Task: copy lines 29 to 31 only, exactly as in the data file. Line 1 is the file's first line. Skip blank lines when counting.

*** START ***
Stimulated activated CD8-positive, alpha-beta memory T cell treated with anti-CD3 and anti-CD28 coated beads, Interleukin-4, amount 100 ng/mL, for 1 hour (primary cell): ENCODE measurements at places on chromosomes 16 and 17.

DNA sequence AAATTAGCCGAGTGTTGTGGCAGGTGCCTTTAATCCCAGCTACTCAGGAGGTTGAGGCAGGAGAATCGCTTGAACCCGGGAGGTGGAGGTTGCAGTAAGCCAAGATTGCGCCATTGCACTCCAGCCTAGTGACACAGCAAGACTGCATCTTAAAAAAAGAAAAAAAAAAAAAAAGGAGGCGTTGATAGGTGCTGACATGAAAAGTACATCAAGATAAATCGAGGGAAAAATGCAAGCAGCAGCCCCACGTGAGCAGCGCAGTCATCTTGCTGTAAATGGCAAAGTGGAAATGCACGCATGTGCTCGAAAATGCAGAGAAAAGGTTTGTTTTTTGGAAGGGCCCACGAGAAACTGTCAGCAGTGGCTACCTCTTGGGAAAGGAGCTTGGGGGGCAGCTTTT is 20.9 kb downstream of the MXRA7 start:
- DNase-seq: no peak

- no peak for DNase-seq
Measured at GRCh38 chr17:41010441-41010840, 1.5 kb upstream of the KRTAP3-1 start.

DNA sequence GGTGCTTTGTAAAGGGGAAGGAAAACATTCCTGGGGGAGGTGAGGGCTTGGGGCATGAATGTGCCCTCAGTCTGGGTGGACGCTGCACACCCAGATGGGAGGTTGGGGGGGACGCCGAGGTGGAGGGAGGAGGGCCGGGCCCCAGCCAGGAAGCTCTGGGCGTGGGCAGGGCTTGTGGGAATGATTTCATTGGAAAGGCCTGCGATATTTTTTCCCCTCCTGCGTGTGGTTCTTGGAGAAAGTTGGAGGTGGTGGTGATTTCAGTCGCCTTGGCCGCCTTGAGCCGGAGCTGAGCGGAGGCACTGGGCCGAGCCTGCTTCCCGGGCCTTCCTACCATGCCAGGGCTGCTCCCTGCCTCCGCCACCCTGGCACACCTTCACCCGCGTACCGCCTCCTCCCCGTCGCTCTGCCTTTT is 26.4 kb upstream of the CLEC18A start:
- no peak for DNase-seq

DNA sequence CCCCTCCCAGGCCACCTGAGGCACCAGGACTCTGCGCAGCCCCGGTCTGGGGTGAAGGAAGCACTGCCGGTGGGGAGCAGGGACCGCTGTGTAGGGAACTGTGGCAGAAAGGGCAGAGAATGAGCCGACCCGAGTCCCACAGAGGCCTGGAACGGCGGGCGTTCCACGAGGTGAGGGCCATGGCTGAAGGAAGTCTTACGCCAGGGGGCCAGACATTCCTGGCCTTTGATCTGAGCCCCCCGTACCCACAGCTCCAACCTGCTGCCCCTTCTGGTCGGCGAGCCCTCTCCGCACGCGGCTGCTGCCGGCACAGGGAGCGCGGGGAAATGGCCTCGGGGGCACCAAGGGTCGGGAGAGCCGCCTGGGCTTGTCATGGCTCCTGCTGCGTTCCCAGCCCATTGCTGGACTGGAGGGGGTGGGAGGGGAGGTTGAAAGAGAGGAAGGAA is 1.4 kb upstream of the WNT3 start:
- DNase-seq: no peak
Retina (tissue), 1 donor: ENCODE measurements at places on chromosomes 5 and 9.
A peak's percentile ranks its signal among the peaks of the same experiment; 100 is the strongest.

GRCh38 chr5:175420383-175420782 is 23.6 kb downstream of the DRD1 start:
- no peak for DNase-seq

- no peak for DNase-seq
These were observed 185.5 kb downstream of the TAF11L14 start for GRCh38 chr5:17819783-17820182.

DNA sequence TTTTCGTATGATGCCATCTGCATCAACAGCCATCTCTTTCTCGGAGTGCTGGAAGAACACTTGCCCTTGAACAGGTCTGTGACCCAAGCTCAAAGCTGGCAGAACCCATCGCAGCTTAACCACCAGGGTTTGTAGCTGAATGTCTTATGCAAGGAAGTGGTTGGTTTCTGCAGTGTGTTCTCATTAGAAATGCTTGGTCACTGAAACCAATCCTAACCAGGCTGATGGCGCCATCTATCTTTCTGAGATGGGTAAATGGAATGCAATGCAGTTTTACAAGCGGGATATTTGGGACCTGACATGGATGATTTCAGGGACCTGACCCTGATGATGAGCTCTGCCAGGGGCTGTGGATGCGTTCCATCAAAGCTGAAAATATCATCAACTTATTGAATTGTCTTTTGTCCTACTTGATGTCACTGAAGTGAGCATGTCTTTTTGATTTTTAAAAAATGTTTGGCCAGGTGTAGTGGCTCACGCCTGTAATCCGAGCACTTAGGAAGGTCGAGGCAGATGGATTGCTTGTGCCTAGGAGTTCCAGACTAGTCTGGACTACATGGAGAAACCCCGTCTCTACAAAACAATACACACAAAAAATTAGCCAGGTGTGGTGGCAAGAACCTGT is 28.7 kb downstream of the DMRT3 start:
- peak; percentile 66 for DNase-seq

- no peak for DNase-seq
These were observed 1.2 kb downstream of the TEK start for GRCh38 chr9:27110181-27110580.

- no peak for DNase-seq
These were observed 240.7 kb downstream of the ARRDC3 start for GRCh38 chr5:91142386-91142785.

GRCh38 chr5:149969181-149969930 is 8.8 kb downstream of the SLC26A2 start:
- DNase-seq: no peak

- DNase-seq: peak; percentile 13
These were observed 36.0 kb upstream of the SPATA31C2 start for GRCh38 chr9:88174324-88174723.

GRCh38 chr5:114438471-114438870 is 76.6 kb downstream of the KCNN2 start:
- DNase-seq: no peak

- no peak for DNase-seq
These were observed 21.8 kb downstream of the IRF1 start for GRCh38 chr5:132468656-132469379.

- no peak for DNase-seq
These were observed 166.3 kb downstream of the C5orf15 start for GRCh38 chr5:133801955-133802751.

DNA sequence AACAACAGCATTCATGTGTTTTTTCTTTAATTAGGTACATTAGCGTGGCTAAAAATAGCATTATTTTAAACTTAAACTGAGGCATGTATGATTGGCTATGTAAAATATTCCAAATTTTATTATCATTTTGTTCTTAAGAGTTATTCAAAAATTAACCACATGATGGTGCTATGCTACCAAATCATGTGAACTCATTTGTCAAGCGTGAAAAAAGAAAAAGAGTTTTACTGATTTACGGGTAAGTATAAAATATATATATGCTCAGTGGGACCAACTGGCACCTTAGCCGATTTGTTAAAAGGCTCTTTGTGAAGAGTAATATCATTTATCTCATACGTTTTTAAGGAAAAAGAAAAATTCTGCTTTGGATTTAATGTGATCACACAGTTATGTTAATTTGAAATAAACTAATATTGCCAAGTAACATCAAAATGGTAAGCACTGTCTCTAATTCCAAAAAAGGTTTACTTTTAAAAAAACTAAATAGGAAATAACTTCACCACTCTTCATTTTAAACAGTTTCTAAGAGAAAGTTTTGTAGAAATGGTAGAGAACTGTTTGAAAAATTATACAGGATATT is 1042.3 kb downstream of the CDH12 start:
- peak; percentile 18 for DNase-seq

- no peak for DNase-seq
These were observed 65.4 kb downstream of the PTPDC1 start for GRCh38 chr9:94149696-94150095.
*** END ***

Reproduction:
These were observed 21.8 kb downstream of the IRF1 start for GRCh38 chr5:132468656-132469379.

- no peak for DNase-seq
These were observed 166.3 kb downstream of the C5orf15 start for GRCh38 chr5:133801955-133802751.